A Penn Medicine analysis of the bundled payment model for hip and knee surgeries suggests that cost savings are more likely when the surgeries are performed in larger hospitals that perform more of these procedures.
“Our findings suggest that many hospitals do well even when required to take part in bundled payments, though certain types of hospitals are better positioned than others,” says Amol S. Navathe, MD, PhD, an assistant professor of Medical Ethics and Health Policy at Penn Medicine, and lead author of the study, published recently in JAMA.
In the study, researchers from the Perelman School of Medicine at the University of Pennsylvania examined results for the first year of participation in the Comprehensive Care for Joint Replacement (CHR) program, using data from Medicare claims and the American Hospital Association.
CHR is a bundled payment program from the Centers for Medicare and Medicaid Services. All hospitals are required to participate in the program based on their location in one of 67 selected urban markets.
Participating hospitals receive normal Medicare reimbursements for hip and knee replacements, but later get a bonus if they beat CMS’s quality and cost targets for the care delivered— the full “bundle” of care including joint replacement surgery, associated hospitalization expenses, and post-discharge care for up to 90 days. If a hospital fails to meet cost and quality targets, it is on the hook to repay CMS to cover at least part of that gap, explains a media release from Perelman School of Medicine at the University of Pennsylvania.
Per the study, of the 799 hospitals that participated in the CHR program in that year, 382 made their targets and received bonus payments, and 417 didn’t.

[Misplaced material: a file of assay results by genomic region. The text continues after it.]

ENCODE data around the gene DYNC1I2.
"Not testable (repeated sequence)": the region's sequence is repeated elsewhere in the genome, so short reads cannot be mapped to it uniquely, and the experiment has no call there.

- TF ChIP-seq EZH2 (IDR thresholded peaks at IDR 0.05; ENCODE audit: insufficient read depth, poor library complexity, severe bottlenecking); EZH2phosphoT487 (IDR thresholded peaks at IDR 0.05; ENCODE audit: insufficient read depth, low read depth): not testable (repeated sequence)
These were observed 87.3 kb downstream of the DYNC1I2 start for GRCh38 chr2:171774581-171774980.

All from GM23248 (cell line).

Navathe and colleagues looked for characteristics that distinguished the 382 hospitals that met their targets (“savings hospitals”) from those that didn’t. They found that the former were more likely to be large hospitals with more than 400 beds (24.0% versus 14.9%). The savings hospitals also handled a greater load of patients, averaging more Medicare-covered procedures (6,242 versus 4,362) during the prior year, and more joint-replacement procedures (217 versus 133). Savings hospitals, moreover, were far less likely than non-savings hospitals (2.1% versus 23.2%) to be defined by CMS as “low-volume” hospitals.
Savings hospitals were more likely to be non-profit (69.6% versus 53.4%) and major teaching hospitals (13.0% versus 7.3%), and were more likely to have an integrated post-acute care service (55.8% versus 40.0%), the release explains.
Savings hospitals’ costs per case before starting in the bundled payment program averaged $22,145, which was $1,003 lower than the non-savers’ baseline average when “risk-adjusting” for the different severities of cases.
Nearly all the savings hospitals were rated as delivering good (52.6%) or excellent (39.3%) care quality. Data on care quality for the non-savings hospitals were unavailable.
The researchers intend that their analysis will be useful in guiding not only CMS but also those on the health care organization side, the release continues.
“It’s important for doctors, health care organizations, and policymakers to understand how different hospitals fared in the first year of CJR, as this will lead to better policy and better results long term,” says study senior author Ezekiel J. Emanuel, MD, PhD, chair of Medical Ethics and Health Policy at Penn, in the release.
[Source(s): Perelman School of Medicine at the University of Pennsylvania, Newswise]